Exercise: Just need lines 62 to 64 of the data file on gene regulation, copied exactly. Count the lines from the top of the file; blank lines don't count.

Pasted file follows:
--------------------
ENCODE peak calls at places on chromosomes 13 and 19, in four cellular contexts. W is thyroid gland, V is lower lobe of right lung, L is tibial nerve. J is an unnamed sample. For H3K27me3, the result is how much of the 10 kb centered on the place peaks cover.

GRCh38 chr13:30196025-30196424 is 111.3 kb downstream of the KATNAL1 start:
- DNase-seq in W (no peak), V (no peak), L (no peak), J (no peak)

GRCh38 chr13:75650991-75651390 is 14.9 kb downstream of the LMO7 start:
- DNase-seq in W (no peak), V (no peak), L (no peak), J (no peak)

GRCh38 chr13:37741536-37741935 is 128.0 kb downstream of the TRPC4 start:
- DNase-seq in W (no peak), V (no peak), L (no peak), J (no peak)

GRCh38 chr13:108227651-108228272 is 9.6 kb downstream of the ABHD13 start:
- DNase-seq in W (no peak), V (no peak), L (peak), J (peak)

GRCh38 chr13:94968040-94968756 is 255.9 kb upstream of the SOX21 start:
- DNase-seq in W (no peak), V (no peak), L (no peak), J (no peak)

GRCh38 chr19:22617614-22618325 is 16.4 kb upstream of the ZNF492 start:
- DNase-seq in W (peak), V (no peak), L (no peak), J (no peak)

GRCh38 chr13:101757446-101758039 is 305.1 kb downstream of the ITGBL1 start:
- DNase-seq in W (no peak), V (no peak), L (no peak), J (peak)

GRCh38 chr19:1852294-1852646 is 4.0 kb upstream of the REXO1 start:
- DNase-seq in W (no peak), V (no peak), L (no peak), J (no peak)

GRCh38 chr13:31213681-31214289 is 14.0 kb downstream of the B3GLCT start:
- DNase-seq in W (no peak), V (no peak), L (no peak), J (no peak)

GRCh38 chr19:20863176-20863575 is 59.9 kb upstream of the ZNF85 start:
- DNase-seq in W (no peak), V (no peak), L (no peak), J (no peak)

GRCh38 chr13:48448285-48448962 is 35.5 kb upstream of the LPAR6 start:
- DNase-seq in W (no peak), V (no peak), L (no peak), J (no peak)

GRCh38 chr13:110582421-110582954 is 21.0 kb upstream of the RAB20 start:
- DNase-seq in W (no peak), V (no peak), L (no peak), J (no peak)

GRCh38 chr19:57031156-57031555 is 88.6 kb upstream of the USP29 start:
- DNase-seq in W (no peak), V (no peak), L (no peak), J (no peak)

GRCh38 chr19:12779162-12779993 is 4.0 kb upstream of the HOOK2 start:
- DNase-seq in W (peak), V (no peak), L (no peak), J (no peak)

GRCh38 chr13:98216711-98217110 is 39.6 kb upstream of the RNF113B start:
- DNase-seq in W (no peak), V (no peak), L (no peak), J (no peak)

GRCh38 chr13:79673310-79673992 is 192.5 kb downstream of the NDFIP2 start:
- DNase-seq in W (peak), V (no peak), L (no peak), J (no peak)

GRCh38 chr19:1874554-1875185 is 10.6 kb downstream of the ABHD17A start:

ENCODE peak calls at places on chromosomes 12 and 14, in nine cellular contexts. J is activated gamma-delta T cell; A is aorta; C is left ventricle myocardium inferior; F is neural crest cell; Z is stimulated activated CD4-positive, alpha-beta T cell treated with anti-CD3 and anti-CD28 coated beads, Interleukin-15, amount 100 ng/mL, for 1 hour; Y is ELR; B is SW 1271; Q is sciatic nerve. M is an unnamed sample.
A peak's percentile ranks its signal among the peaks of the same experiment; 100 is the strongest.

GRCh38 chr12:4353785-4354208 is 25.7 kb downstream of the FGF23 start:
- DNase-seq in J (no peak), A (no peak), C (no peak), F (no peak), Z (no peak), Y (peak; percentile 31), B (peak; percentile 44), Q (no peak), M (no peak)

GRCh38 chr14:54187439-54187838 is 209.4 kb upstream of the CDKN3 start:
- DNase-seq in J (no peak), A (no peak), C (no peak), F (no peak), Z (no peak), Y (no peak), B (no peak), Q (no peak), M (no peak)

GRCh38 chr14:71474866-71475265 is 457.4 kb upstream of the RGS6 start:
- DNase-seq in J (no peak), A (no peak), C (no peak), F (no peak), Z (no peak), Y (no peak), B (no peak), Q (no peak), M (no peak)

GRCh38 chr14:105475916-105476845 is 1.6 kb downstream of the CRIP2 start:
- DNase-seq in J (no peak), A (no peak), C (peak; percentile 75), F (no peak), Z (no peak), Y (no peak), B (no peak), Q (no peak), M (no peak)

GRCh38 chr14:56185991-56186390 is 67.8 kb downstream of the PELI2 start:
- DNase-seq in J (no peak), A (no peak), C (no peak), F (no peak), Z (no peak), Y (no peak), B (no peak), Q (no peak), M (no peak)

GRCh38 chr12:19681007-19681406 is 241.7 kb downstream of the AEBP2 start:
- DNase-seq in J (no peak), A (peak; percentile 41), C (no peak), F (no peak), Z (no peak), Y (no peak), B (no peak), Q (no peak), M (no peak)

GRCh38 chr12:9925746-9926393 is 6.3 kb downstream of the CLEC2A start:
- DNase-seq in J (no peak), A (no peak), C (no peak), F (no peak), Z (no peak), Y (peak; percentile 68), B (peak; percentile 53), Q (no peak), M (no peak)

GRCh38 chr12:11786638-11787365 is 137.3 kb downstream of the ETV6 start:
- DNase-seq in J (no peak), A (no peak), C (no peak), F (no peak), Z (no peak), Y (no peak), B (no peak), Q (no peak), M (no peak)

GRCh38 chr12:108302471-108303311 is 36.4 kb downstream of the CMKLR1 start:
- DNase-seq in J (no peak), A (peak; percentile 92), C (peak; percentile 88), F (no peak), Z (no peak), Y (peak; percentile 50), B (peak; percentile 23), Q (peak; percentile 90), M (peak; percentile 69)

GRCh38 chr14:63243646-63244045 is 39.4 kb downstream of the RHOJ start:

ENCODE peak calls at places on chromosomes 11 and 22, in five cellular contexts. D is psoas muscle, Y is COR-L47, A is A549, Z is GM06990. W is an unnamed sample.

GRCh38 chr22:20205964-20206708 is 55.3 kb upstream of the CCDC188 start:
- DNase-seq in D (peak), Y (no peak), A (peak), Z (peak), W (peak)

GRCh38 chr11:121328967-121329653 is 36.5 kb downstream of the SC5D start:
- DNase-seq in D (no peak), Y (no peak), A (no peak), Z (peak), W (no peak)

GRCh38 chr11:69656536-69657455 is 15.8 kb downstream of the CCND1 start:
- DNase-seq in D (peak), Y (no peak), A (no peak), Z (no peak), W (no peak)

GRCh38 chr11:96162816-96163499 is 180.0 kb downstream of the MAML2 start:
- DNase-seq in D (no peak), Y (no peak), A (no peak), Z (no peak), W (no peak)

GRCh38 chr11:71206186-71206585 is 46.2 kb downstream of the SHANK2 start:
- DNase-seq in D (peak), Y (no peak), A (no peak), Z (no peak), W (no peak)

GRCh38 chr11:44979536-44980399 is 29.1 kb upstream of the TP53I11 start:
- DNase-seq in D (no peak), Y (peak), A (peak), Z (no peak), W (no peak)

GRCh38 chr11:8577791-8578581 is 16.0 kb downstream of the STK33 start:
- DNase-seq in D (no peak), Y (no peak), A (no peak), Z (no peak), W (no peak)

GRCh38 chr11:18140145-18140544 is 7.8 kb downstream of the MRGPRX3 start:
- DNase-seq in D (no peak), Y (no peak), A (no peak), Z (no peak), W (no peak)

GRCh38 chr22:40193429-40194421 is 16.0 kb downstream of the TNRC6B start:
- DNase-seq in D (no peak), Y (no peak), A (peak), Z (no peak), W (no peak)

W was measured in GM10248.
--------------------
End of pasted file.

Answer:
- DNase-seq in D (peak), Y (no peak), A (no peak), Z (no peak), W (no peak)

GRCh38 chr11:96162816-96163499 is 180.0 kb downstream of the MAML2 start:
- DNase-seq in D (no peak), Y (no peak), A (no peak), Z (no peak), W (no peak)